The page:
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Bison 1.875

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4.3 The Error Reporting Function yyerror

The Bison parser detects a syntax error or parse error whenever it reads a token which cannot satisfy any syntax rule. An action in the grammar can also explicitly proclaim an error, using the macro YYERROR (see section Special Features for Use in Actions).

The Bison parser expects to report the error by calling an error reporting function named yyerror, which you must supply. It is called by yyparse whenever a syntax error is found, and it receives one argument. For a syntax error, the string is normally "syntax error".

If you invoke the directive %error-verbose in the Bison declarations section (see section The Bison Declarations Section), then Bison provides a more verbose and specific error message string instead of just plain "syntax error".

The parser can detect one other kind of error: stack overflow. This happens when the input contains constructions that are very deeply nested. It isn't likely you will encounter this, since the Bison parser extends its stack automatically up to a very large limit. But if overflow happens, yyparse calls yyerror in the usual fashion, except that the argument string is "parser stack overflow".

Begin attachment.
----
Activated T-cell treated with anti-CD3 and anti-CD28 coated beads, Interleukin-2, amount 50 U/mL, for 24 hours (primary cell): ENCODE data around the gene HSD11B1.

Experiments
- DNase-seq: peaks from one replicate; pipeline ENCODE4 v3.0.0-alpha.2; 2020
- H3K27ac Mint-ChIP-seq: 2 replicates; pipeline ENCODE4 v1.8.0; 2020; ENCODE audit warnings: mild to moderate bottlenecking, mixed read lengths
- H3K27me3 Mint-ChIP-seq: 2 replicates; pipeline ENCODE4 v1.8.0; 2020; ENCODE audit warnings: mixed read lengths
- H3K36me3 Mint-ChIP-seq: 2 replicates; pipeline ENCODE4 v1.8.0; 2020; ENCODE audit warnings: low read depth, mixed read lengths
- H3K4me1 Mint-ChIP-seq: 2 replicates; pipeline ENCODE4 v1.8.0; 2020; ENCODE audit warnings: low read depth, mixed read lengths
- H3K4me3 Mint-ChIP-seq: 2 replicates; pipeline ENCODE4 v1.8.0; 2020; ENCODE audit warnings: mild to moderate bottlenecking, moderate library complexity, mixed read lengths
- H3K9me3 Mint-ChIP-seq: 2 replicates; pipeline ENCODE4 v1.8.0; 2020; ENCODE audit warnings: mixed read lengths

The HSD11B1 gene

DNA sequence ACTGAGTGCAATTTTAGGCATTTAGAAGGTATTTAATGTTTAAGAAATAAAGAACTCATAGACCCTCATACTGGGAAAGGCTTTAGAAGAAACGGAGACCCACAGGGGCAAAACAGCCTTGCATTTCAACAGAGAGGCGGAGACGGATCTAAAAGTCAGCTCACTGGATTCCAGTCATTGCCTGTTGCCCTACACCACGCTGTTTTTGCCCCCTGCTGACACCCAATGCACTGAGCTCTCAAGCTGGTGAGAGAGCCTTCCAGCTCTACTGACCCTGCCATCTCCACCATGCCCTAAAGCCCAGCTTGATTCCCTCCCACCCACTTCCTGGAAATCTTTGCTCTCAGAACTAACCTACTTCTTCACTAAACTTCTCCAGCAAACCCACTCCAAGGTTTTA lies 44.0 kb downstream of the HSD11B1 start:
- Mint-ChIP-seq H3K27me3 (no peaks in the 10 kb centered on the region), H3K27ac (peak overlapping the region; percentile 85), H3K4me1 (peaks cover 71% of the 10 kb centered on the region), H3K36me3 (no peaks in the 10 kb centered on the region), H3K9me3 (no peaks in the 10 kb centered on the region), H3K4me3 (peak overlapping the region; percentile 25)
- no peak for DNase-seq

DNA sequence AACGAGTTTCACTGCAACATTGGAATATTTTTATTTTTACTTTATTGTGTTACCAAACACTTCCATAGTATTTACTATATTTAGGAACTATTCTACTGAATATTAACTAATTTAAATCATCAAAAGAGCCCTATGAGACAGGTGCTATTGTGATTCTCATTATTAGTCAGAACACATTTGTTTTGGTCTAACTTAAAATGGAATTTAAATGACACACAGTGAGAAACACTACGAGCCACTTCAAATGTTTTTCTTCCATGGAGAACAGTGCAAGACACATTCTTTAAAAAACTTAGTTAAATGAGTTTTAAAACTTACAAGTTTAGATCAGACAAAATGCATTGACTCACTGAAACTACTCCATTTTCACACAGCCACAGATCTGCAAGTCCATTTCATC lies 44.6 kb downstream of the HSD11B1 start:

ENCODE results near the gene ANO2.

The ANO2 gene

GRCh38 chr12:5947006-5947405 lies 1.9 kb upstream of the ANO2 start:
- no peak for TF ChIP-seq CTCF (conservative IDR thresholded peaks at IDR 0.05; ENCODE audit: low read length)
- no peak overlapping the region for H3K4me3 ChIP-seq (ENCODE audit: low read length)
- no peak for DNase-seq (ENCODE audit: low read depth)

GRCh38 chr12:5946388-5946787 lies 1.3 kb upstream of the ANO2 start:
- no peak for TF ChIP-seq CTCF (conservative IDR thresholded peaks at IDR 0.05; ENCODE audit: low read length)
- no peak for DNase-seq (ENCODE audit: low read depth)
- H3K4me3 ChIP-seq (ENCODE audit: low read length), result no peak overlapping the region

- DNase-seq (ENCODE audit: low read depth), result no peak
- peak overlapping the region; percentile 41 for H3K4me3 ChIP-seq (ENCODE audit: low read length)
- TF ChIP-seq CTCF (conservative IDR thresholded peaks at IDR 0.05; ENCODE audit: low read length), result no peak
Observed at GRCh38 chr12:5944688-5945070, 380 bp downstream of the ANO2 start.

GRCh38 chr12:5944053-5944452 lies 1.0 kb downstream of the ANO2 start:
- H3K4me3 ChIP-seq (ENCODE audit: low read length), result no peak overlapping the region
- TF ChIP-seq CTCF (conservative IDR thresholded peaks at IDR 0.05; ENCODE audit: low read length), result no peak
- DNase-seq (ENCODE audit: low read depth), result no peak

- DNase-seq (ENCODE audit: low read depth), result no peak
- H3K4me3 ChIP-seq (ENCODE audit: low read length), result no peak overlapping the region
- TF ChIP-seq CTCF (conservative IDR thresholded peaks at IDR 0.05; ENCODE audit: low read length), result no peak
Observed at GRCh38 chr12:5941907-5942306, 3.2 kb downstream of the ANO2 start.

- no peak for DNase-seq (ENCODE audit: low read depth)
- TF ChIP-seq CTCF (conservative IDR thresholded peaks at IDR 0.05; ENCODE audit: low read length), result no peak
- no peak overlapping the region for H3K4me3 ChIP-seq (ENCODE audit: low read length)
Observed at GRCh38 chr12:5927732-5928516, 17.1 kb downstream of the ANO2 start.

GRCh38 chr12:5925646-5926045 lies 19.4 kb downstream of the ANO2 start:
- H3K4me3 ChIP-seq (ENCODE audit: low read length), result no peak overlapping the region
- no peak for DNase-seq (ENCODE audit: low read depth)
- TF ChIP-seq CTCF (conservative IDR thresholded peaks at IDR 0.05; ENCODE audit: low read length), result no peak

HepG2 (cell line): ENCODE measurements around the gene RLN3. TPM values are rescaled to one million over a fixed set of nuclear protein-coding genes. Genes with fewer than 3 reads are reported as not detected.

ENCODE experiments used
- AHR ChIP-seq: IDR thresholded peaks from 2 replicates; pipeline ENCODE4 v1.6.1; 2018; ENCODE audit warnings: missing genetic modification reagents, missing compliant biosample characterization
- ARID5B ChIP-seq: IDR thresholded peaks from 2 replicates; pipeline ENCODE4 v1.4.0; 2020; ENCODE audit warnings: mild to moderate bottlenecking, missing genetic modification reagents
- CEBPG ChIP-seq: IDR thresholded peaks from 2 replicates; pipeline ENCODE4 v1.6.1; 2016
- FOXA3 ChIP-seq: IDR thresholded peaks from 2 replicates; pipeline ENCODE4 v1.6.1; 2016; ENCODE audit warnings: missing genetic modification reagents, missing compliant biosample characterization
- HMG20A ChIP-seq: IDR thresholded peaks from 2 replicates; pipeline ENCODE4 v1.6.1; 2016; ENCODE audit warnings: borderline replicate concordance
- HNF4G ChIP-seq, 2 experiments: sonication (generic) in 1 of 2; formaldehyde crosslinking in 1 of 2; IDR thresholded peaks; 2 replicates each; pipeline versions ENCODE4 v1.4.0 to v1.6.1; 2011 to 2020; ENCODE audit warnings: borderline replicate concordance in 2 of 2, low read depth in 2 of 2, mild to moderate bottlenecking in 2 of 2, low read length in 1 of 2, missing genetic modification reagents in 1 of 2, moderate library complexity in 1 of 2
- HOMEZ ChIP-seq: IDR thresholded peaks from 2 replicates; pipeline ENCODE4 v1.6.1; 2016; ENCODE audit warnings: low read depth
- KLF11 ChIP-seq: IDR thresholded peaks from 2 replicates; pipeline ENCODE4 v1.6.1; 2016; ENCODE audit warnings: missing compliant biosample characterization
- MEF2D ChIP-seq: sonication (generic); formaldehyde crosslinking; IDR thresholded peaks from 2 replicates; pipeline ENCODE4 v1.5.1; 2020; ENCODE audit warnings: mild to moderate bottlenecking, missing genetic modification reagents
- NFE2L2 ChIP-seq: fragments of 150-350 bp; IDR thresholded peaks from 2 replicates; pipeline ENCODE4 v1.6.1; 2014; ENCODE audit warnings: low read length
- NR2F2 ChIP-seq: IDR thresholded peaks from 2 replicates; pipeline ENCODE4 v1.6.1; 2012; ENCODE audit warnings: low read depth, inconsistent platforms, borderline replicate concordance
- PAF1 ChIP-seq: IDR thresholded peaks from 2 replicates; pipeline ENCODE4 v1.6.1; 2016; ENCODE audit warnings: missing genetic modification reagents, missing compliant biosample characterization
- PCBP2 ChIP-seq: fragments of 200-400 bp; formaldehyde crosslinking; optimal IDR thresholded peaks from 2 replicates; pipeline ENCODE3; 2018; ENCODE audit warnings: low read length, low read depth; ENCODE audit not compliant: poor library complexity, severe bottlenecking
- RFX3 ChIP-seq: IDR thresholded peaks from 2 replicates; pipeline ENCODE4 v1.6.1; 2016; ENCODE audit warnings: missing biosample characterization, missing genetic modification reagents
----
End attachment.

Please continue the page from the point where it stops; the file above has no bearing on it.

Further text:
The following definition suffices in simple programs:

yyerror (char const *s)
  fprintf (stderr, "%s\n", s);

After yyerror returns to yyparse, the latter will attempt error recovery if you have written suitable error recovery grammar rules (see section 6. Error Recovery). If recovery is impossible, yyparse will immediately return 1.

Obviously, in location tracking pure parsers, yyerror should have an access to the current location. This is indeed the case for the GLR parsers, but not for the Yacc parser, for historical reasons. I.e., if `%locations %pure-parser' is passed then the prototypes for yyerror are:

void yyerror (char const *msg);                 /* Yacc parsers.  */
void yyerror (YYLTYPE *locp, char const *msg);  /* GLR parsers.   */

The prototypes are only indications of how the code produced by Bison uses yyerror. Bison-generated code always ignores the returned value, so yyerror can return any type, including void. Also, yyerror can be a variadic function; that is why the message is always passed last.

Traditionally yyerror returns an int that is always ignored, but this is purely for historical reasons, and void is preferable since it more accurately describes the return type for yyerror.

The variable yynerrs contains the number of syntax errors encountered so far. Normally this variable is global; but if you request a pure parser (see section A Pure (Reentrant) Parser) then it is a local variable which only the actions can access.

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